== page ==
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Chipper Jones chimed in on the Carlos Gomez incident

Apr 20, 2014, 6:00 PM EDT

The benches were emptied on Sunday afternoon during the Brewers-Pirates series. Brewers outfielder Carlos Gomez hit a 400-foot triple off of Pirates starter Gerrit Cole, and he admired it while slowly making his way to first base. When he noticed the ball was not, in fact, going to leave the ballpark, Gomez turned on the afterburners and scurried to third base. Cole barked at Gomez, and Gomez didn’t take too kindly to it. A fracas ensued.

It’s not the first nor the last time that we will see pitchers being sensitive to hitters acting cocky after crushing one of their mistake pitches. Likewise, we’ll continue seeing players defending their honor when called out.

Former Baseball Police Braves third baseman Chipper Jones, also a former teammate of Baseball Police Chief Brian McCann (a participant in last year’s incident with Gomez), decided to chime in on the matter on Twitter:

Someone responded to Jones, suggesting that Jones himself has admired his own baseball work.

So, remember kids, if you want to stare, don’t misjudge a 400-foot fly ball by a couple of inches. That’s just rude.

111 Comments (Feed for Comments)
  1. wahoo21 - Apr 20, 2014 at 10:22 PM

    It becomes more evident everyday that players only play for the name on the back of the jersey than the name on the front.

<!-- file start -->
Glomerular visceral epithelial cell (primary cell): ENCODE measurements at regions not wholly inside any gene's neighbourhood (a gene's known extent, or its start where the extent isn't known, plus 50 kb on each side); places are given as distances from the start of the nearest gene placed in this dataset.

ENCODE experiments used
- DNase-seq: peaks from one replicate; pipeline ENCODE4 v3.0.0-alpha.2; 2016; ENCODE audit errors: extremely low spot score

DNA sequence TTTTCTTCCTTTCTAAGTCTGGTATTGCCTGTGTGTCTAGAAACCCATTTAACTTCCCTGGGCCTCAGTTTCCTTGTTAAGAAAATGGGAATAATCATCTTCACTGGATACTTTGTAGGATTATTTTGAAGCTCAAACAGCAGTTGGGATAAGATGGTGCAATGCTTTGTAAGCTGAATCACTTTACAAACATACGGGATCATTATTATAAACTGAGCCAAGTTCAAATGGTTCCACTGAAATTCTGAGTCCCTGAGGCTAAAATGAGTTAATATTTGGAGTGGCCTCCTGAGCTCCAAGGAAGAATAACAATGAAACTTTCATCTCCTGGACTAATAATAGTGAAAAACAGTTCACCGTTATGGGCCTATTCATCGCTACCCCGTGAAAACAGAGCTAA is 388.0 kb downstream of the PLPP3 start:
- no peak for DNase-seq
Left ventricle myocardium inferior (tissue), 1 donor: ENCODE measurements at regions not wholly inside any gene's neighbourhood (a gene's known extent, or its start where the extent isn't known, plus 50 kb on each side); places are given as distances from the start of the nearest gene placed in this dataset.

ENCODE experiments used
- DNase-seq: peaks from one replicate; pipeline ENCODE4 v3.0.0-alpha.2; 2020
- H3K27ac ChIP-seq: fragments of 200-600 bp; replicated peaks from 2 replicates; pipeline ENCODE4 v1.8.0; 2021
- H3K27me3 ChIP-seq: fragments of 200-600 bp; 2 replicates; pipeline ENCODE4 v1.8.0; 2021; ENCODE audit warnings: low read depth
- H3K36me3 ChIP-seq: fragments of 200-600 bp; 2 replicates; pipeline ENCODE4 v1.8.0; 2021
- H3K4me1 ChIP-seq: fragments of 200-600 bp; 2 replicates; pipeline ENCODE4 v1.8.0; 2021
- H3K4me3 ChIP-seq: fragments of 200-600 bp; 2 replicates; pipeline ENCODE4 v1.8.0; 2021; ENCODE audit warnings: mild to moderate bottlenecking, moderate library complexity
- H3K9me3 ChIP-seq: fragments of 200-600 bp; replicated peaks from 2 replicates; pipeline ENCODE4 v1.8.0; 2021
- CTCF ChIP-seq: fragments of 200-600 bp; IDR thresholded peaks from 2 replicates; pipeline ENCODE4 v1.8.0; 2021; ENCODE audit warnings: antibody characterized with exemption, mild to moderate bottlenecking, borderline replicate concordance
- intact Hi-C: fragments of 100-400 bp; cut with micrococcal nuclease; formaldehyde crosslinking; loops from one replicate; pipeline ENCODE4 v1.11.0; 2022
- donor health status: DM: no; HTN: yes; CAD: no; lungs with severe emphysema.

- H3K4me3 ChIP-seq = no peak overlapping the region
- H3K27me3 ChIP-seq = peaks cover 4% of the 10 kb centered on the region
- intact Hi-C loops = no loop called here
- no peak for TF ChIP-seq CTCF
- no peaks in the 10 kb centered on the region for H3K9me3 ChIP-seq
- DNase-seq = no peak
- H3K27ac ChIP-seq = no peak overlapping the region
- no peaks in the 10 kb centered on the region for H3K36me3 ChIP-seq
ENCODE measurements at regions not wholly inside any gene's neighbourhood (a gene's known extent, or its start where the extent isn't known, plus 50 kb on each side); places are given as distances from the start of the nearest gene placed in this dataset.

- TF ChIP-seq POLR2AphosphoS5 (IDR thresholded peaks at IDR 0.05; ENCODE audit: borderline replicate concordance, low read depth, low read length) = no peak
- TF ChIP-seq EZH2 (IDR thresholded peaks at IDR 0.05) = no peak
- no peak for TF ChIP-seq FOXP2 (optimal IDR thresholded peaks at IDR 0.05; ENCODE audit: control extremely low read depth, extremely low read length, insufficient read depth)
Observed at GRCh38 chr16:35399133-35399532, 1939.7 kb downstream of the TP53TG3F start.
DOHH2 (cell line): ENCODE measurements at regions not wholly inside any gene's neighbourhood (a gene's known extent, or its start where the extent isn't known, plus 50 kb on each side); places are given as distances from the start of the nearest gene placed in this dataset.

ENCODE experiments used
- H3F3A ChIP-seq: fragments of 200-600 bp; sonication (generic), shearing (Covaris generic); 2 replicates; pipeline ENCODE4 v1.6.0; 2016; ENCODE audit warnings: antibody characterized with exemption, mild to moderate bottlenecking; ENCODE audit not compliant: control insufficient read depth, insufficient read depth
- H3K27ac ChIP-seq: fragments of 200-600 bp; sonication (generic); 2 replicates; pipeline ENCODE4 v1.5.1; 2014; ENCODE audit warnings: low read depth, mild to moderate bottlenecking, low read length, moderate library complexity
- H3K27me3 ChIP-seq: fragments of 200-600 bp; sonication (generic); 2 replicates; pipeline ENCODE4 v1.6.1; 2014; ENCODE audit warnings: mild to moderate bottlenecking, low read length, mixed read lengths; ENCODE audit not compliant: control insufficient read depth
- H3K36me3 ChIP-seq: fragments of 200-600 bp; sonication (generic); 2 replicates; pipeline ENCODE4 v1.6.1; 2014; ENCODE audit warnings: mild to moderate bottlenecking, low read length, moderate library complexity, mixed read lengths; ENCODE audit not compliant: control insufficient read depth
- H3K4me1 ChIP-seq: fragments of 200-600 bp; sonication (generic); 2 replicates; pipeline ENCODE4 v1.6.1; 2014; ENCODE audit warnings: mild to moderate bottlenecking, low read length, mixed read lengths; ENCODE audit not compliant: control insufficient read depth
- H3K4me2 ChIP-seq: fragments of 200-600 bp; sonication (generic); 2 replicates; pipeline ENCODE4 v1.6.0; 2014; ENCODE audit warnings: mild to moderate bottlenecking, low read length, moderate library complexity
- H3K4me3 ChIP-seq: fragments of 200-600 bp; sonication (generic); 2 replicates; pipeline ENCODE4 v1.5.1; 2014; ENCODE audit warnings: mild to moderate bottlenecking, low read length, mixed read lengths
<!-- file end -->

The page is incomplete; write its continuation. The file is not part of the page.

Just a guess that when these two teams meet again…..gomez gets earholed

    • lukedunphysscienceproject - Apr 21, 2014 at 9:10 AM

      This is only becoming clear to you now? Oh, and not for nothing, why shouldn’t they be?

    • nmatteoli - Apr 21, 2014 at 4:24 PM

      Maybe you just started watching Baseball, but thats its beauty. It is the most selfish team sport. Its all about getting YOUR numbers. And the very best are the absolute most SELFISH

  2. jackburtonsmullet - Apr 20, 2014 at 10:31 PM

    Basically, Chippy and Cole got their feelings hurt by someone staring at a fly ball to long.

    • rrsm53 - Apr 21, 2014 at 6:31 AM

      you are taught from a young age hit the ball and run let it do what it will do. The guy is a hot dog for sure someone is going head hunting on him and it wll result in something wrong happening.

      His manager and Gm should get on his ass about it even his own teammates should pull him aside. Hit the ball and run, you can admire it once it clears the fence by doing the slow trot around the bases or whatever.

      Time to grow up. You obviously never played competitive sports your probably just an athletic supporter…………………………………..

      • jackburtonsmullet - Apr 21, 2014 at 2:40 PM

        Hahahahahaha!!! You’re even more sensitive than Chippy and Cole. You got your feelings hurt by a comment on a blog.

      • brianthab - Apr 21, 2014 at 5:50 PM

        And let me guess. Travis Snider and Russell Martin did nothing wrong running out to fight him when they were in the lineup Sunday.

        What a two-faced comment.

  3. musketmaniac - Apr 20, 2014 at 10:58 PM

    The fat and bloated beer bellied babe, hit 650 of his home runs to right field exclusively. considering how small those ball parks were and yankee stadium having one of the shortest right field porches playing against watered down segregated teams. He was AWESOME. that’s how little I know of the game. THE DEFINITION OF MORON SHOULD BE SHEEP BEING FED BULLSHYT THERE WHOLE LIFE AND DIETING ON FECES BECAUSE THEY THINK IT TASTES LIKE CAVIAR.

    • yahmule - Apr 21, 2014 at 9:52 AM

      You are grotesquely stupid.

    • nobs3 - Apr 22, 2014 at 12:30 AM